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Message From Michèle: The Importance of Child-Centered Activism

Friday, December 9, 2016

Student activistsIn 20 years as director of Manhattan Country School, there have been many memorable moments when I recalled the words included in the Ben Shahn lithograph of Martin Luther King, Jr. that hangs in the school’s entryway. The text, an excerpt of King’s last speech, read, “I don’t know what will happen now. We have got difficult days ahead….”

Events transpiring close by and far away, with impact quite local or global, bring the values around which our community was built into sharp relief and draw us together. Inevitably, differences reflective of the diversity in our community make discussions richer as we make decisions about how to engage in community activism.

Over the years, President George W. Bush’s intent to declare war against Iraq, the World Climate Change March and the Black Lives Matter movement have been among the subjects of adult conversations. Elevating student voices always becomes a priority for curriculum, MLK March themes and activism projects. Sometimes, there are compelling reasons to go beyond our usual student-focus. Then we have to make decisions about organizing school-wide initiatives or encouraging participation in initiatives organized by others.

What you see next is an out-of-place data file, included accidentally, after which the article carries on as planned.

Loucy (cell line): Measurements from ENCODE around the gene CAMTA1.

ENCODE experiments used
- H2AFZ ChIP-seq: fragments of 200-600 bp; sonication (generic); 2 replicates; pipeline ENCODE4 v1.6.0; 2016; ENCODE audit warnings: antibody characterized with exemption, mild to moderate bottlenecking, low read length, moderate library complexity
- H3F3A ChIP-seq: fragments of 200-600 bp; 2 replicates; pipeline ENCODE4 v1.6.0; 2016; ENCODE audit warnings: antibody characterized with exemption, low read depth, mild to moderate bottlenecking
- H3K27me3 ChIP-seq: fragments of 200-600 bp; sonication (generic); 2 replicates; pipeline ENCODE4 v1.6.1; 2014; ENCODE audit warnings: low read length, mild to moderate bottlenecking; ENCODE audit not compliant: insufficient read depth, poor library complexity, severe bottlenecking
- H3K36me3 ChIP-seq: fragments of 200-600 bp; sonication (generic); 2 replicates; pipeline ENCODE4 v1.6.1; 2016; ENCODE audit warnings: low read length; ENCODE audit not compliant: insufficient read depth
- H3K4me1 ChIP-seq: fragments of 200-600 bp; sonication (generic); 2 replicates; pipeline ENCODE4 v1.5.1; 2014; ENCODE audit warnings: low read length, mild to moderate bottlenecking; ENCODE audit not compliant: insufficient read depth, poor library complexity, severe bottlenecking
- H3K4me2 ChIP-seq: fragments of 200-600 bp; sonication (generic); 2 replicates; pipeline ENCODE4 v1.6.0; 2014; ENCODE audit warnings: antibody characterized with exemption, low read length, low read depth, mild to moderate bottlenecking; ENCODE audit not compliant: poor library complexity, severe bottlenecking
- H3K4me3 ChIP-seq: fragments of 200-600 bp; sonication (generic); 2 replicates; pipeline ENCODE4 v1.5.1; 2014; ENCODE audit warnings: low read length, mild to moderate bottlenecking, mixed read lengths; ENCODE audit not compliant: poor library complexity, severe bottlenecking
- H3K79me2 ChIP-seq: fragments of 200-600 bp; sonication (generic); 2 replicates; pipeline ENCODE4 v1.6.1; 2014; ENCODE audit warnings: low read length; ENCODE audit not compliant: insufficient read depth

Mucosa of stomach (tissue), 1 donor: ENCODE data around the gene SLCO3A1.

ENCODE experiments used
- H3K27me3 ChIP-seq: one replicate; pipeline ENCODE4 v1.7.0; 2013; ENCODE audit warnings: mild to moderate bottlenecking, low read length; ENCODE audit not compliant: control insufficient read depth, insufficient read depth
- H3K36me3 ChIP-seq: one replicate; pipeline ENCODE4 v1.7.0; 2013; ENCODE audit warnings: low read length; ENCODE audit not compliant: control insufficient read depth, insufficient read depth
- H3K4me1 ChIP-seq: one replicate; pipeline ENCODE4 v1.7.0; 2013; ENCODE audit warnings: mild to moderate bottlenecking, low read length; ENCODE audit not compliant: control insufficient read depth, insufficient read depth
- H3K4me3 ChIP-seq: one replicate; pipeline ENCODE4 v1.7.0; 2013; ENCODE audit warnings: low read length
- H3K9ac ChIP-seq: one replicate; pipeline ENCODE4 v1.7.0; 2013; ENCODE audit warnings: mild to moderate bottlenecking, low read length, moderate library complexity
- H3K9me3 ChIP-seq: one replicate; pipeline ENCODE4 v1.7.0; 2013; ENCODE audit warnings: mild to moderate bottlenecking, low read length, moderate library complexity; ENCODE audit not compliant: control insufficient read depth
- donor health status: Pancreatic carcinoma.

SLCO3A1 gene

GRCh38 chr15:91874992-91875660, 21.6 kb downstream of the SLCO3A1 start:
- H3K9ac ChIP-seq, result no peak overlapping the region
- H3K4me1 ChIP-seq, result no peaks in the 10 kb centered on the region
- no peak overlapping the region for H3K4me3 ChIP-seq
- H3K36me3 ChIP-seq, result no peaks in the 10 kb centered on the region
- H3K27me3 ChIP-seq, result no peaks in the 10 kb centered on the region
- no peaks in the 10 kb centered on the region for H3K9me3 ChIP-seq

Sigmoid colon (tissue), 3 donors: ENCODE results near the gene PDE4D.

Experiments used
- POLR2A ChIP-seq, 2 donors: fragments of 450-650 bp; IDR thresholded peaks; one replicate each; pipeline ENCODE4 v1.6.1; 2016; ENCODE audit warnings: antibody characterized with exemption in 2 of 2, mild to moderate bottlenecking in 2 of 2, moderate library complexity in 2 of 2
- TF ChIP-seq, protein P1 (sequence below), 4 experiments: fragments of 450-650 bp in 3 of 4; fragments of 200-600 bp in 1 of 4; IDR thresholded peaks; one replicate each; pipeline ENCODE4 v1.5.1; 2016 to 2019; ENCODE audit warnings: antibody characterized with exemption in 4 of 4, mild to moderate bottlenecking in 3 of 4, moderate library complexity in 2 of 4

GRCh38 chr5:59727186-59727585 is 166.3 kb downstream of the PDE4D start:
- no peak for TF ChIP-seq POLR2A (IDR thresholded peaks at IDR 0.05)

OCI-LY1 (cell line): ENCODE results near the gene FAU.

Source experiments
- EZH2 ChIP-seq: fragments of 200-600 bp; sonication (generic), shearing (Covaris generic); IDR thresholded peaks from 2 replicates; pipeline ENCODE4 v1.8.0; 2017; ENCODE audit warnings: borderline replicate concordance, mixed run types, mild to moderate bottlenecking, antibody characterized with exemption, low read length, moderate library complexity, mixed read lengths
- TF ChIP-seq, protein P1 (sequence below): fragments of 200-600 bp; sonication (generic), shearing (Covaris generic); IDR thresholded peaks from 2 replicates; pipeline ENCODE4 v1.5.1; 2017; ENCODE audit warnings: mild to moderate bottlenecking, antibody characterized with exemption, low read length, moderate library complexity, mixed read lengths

Dr. King’s quote came back to me recently in discussions with a faculty activism committee and the Parents’ Association. The recent presidential election and impending changes in policy and personnel have mobilized all kinds of proposed actions. I am glad that MCS families are taking part in the Kids Speak Out March on Sunday and will be present at the Women’s March on Washington on January 21. It is gratifying to see the PA co-presidents put together a "Channels of Engagement" Google group where MCS parents can share resources and news of events, and support each other in answering children’s innumerable questions.

As an eighth-grader pointed out to me, Mother Jones lost as many battles as she won, but still she got results. The models of Mother Jones, Dr. King and other leaders are always at our side through the difficult days. The greatest hope for the future is a strong community, robust discussions and collective action with children at the center.